Restore Passenger Service to Southern Montana?

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MARC Rider

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It would be interesting to know what the local politics are that the state legislature won't support a study bill and endorse the concept, even when there's no funding involved.

"
Advocates have also made several tries at the state Legislature, not to seek funding but rather to ask the governing body to support the idea. While there was no fiscal attachment, the Legislature has refused to support it.

“That failed every single time with the exception of this last legislative session when Andrea Olsen carried a study bill to look at passenger transportation in Montana,” Strohmaier said. “That actually passed, but the interim committee a few months ago torpedoed that study, using some of the same tired arguments. The Legislature has proven to be utterly ineffectual at having any kind of vision.”
 

F900ElCapitan

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So are they proposing running a whole new train? Moving the Empire Builder to this route? Splitting and combining with the Empire Builder?

Although this would be a really nice train to ride, where are they going to get the cars to run the train with? Amtrak is pretty much tapped out for extra cars in the summers already.
 

Qapla

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A little off-topic but, Missoula is one of the police departments currently featured on LivePD


Now, back to the originally scheduled topic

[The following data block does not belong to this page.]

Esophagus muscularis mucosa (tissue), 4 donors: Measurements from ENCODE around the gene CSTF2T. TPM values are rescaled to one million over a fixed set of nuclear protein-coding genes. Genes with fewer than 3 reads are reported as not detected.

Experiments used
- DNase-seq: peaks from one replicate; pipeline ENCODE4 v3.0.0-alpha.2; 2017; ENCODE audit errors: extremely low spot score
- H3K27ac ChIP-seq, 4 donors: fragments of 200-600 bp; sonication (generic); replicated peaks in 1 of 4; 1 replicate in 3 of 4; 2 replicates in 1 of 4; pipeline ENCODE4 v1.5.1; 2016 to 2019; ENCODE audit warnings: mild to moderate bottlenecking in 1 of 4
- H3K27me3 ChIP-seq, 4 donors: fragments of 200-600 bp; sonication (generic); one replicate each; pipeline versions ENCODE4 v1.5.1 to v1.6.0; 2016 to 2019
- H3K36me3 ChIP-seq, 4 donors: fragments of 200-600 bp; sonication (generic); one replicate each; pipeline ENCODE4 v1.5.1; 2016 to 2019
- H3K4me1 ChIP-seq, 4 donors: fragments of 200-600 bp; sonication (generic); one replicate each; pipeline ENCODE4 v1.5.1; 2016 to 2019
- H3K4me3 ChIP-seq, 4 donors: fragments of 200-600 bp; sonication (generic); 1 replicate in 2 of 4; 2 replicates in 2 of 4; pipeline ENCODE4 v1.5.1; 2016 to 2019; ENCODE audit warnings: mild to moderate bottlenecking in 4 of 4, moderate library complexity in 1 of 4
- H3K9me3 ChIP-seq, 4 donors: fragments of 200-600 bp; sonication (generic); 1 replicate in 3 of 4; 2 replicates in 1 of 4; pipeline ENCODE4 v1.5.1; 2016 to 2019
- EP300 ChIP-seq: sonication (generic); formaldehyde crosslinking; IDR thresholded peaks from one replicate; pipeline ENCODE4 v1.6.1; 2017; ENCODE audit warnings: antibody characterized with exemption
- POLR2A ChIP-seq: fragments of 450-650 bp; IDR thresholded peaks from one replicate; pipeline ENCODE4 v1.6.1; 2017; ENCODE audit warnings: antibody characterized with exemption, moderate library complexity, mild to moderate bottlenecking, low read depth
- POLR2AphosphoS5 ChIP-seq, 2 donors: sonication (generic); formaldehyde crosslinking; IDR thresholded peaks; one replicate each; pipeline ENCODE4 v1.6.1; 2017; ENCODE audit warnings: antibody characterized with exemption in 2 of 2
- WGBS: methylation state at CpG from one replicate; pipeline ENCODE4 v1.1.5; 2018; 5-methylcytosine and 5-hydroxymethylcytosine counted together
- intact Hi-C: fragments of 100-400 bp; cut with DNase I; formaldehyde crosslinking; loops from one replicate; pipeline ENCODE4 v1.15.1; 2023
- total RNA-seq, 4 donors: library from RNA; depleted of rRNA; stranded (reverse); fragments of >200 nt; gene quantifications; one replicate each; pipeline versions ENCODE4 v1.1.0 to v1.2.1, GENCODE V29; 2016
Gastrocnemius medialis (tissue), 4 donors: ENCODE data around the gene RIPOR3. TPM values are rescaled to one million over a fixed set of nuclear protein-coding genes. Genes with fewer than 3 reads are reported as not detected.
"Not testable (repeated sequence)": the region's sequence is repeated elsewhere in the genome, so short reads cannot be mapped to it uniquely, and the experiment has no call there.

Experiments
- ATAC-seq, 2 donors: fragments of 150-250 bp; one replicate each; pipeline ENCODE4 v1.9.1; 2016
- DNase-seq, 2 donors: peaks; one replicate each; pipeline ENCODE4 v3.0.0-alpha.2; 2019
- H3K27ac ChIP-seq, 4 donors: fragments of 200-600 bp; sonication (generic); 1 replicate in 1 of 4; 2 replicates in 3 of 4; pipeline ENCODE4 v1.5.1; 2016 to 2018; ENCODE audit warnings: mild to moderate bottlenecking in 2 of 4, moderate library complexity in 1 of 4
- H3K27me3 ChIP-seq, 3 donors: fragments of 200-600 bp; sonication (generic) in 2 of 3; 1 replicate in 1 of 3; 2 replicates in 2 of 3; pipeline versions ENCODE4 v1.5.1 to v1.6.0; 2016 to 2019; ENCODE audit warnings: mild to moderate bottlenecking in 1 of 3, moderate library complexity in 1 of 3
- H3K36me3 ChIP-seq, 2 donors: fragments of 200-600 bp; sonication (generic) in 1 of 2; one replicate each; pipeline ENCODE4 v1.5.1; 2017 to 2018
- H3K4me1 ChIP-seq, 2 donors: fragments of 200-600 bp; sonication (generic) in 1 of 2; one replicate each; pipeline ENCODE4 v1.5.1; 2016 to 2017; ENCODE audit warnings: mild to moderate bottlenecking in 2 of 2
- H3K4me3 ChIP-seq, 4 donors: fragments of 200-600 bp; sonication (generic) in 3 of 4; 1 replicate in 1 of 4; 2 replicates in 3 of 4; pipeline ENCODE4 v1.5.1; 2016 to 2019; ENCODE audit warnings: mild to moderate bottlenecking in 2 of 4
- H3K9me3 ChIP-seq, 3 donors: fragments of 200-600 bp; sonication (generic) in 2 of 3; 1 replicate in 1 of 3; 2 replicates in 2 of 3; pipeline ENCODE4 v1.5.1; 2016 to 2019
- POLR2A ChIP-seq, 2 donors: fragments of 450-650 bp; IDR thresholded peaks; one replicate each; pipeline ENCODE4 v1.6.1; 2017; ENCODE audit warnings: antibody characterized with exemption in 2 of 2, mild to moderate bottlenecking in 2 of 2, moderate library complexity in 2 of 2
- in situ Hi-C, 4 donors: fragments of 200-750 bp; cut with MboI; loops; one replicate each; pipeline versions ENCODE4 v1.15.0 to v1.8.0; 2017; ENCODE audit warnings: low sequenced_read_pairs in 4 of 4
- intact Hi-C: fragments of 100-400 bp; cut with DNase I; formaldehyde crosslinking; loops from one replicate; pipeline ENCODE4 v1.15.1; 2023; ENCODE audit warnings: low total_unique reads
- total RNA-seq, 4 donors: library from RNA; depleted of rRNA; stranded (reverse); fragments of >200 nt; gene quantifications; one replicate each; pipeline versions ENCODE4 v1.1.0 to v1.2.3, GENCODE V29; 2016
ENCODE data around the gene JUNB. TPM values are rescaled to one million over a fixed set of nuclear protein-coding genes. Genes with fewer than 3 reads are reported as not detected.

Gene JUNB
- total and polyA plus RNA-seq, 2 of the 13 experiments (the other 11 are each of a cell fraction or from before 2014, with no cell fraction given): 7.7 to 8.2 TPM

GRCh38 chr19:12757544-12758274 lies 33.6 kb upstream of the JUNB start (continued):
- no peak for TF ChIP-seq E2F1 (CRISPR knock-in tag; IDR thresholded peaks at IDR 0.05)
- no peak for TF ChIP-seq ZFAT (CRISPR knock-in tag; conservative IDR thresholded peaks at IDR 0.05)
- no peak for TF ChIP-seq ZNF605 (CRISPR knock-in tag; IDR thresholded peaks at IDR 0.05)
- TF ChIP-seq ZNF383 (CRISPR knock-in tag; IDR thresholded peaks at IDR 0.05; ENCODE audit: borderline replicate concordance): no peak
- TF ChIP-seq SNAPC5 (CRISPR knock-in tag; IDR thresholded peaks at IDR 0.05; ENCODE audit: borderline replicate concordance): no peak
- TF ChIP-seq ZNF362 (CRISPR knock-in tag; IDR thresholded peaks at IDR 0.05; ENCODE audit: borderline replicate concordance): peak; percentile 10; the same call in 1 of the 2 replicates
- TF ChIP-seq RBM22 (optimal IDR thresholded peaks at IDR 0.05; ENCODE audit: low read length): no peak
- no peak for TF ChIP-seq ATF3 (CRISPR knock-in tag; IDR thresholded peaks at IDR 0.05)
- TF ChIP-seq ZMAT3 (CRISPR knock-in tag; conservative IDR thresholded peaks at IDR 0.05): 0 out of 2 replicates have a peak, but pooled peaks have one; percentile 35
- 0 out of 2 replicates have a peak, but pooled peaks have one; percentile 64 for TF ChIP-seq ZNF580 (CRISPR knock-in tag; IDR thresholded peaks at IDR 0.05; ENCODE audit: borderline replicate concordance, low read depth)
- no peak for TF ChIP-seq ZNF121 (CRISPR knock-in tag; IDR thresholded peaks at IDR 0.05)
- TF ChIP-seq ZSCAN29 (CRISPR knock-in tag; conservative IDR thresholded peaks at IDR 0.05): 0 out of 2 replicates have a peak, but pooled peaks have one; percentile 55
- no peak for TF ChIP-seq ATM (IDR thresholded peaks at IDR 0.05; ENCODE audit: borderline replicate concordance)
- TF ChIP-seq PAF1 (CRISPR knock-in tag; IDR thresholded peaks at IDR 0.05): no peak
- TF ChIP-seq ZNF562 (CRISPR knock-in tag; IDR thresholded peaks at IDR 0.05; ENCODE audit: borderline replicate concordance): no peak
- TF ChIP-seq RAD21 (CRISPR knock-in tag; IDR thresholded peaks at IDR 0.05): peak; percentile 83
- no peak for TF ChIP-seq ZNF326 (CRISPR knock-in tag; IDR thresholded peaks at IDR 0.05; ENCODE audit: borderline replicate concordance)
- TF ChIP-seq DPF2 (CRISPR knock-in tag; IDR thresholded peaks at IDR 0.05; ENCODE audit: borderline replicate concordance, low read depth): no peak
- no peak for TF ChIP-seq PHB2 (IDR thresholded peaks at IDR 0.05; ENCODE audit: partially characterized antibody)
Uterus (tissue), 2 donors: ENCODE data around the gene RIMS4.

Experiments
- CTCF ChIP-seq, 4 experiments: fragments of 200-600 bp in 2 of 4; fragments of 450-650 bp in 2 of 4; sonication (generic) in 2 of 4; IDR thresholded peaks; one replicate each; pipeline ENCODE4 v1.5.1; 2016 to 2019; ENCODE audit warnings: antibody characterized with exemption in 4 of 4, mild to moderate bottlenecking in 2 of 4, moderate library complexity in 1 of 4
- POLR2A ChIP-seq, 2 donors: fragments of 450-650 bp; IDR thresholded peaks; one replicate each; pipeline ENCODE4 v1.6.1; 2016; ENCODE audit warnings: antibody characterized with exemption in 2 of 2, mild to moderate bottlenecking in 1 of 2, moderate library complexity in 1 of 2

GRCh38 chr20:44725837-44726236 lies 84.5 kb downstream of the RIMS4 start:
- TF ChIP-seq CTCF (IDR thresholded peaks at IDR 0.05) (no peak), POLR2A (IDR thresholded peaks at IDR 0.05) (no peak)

jis

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So are they proposing running a whole new train? Moving the Empire Builder to this route? Splitting and combining with the Empire Builder?
I have no idea what these advocates think, but an exercise identifying and prioritizing currently unserved LD routes that is being carried out by a Committee at RPA assumes new trains with new equipment for the purposes of costing out proposals. It is unrealistic to think that Amtrak will add any new LD trains with its current equipment pool, beyond minor modifications and extensions.
Although this would be a really nice train to ride, where are they going to get the cars to run the train with? Amtrak is pretty much tapped out for extra cars in the summers already.
Won't happen without additional equipment.
 
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F900ElCapitan

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I have no idea what these advocates think, but an exercise identifying and prioritizing currently unserved LD routes that is being carried out by a Committee at RPA assumes new trains with new equipment for the purposes of costing out proposals. It is unrealistic to think that Amtrak will add any new LD trains with its current equipment pool, beyond minor modifications and extensions.

Won't happen without additional equipment.